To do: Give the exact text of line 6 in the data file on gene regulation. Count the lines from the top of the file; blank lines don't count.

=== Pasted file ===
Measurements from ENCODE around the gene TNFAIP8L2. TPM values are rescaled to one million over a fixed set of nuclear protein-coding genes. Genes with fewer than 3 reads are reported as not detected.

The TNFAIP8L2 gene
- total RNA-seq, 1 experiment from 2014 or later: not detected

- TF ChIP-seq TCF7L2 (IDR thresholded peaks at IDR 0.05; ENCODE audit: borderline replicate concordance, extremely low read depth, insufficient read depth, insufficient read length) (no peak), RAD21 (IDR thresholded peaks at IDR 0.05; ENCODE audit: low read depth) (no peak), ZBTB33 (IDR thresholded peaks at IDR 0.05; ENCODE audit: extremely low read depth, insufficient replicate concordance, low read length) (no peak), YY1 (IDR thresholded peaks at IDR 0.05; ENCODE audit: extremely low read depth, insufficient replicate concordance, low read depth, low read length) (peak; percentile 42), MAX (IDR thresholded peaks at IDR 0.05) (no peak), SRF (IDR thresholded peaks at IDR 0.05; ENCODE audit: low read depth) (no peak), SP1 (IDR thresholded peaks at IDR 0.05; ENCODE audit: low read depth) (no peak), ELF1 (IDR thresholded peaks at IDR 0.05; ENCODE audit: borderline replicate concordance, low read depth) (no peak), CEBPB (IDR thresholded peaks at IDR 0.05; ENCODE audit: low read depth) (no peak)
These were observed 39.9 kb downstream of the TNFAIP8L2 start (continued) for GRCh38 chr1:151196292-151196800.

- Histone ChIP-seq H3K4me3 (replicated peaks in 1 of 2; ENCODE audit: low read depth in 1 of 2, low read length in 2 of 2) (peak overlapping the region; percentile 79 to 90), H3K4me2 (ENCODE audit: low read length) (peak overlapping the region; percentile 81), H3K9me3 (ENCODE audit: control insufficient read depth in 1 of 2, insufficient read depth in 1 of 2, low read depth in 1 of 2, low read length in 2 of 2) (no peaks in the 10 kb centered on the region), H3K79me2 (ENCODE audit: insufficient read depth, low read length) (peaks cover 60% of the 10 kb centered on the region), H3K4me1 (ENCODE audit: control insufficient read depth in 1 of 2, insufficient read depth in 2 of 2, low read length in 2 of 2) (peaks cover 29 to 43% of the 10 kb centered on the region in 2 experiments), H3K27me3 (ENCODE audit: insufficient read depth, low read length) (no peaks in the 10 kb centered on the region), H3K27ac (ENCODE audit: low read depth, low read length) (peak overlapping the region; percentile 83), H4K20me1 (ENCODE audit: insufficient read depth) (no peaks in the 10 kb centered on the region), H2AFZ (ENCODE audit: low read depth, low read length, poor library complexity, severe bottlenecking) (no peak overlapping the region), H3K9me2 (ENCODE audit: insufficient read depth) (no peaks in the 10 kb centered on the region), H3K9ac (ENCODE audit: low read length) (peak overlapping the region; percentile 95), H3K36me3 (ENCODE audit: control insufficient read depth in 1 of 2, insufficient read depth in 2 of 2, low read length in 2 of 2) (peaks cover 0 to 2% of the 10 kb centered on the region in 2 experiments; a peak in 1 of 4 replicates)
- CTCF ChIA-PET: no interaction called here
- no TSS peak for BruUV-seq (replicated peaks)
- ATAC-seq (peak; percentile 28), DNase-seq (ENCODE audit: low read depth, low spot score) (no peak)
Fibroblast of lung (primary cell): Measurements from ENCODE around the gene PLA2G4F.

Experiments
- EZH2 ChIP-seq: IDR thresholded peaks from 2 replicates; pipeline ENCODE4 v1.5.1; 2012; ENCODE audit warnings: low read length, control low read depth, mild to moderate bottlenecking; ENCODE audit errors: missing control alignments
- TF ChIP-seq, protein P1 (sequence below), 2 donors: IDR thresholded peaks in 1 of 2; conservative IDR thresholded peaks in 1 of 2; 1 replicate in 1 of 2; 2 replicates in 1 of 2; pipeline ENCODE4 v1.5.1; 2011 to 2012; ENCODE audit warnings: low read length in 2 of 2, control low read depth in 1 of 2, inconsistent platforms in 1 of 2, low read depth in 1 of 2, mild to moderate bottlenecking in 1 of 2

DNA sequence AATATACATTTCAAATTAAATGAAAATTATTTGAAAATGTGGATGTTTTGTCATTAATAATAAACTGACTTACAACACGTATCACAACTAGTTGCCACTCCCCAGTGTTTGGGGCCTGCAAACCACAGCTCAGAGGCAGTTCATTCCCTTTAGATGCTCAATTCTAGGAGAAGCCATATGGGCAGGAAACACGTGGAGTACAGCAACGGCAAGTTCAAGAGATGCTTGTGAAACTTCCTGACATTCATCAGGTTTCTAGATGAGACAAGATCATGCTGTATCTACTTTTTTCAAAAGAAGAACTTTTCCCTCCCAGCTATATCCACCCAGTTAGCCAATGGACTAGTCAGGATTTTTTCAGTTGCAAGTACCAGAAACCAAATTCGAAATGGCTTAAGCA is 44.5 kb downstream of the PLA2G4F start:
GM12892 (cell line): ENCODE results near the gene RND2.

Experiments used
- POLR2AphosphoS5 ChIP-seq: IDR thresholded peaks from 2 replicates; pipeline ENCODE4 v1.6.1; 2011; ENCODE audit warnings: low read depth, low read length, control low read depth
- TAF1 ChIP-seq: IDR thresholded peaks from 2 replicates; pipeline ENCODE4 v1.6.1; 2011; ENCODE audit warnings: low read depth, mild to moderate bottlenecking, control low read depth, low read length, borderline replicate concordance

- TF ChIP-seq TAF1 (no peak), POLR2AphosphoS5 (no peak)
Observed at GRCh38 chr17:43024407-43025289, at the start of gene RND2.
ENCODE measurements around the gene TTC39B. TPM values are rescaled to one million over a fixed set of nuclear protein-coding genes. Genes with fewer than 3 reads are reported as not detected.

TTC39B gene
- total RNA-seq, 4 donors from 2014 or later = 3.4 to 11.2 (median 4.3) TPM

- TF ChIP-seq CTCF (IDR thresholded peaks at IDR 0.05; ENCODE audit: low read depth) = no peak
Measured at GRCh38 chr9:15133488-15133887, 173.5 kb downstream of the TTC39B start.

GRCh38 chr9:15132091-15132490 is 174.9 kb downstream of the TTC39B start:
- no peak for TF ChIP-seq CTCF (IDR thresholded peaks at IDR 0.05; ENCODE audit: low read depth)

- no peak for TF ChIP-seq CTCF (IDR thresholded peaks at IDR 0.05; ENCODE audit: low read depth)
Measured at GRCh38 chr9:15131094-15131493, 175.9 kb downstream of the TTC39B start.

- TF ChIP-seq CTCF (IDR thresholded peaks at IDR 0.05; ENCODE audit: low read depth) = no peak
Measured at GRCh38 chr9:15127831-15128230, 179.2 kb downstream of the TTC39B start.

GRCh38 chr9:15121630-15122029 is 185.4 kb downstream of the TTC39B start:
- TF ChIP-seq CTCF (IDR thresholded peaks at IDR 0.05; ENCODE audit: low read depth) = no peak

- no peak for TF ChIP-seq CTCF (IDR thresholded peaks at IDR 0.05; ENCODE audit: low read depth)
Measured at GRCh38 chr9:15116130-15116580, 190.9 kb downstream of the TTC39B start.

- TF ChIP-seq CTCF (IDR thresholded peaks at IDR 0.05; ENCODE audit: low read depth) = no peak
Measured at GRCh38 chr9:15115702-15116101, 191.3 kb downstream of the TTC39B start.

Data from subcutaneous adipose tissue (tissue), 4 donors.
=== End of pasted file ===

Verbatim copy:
- Histone ChIP-seq H3K4me3 (replicated peaks in 1 of 2; ENCODE audit: low read depth in 1 of 2, low read length in 2 of 2) (peak overlapping the region; percentile 79 to 90), H3K4me2 (ENCODE audit: low read length) (peak overlapping the region; percentile 81), H3K9me3 (ENCODE audit: control insufficient read depth in 1 of 2, insufficient read depth in 1 of 2, low read depth in 1 of 2, low read length in 2 of 2) (no peaks in the 10 kb centered on the region), H3K79me2 (ENCODE audit: insufficient read depth, low read length) (peaks cover 60% of the 10 kb centered on the region), H3K4me1 (ENCODE audit: control insufficient read depth in 1 of 2, insufficient read depth in 2 of 2, low read length in 2 of 2) (peaks cover 29 to 43% of the 10 kb centered on the region in 2 experiments), H3K27me3 (ENCODE audit: insufficient read depth, low read length) (no peaks in the 10 kb centered on the region), H3K27ac (ENCODE audit: low read depth, low read length) (peak overlapping the region; percentile 83), H4K20me1 (ENCODE audit: insufficient read depth) (no peaks in the 10 kb centered on the region), H2AFZ (ENCODE audit: low read depth, low read length, poor library complexity, severe bottlenecking) (no peak overlapping the region), H3K9me2 (ENCODE audit: insufficient read depth) (no peaks in the 10 kb centered on the region), H3K9ac (ENCODE audit: low read length) (peak overlapping the region; percentile 95), H3K36me3 (ENCODE audit: control insufficient read depth in 1 of 2, insufficient read depth in 2 of 2, low read length in 2 of 2) (peaks cover 0 to 2% of the 10 kb centered on the region in 2 experiments; a peak in 1 of 4 replicates)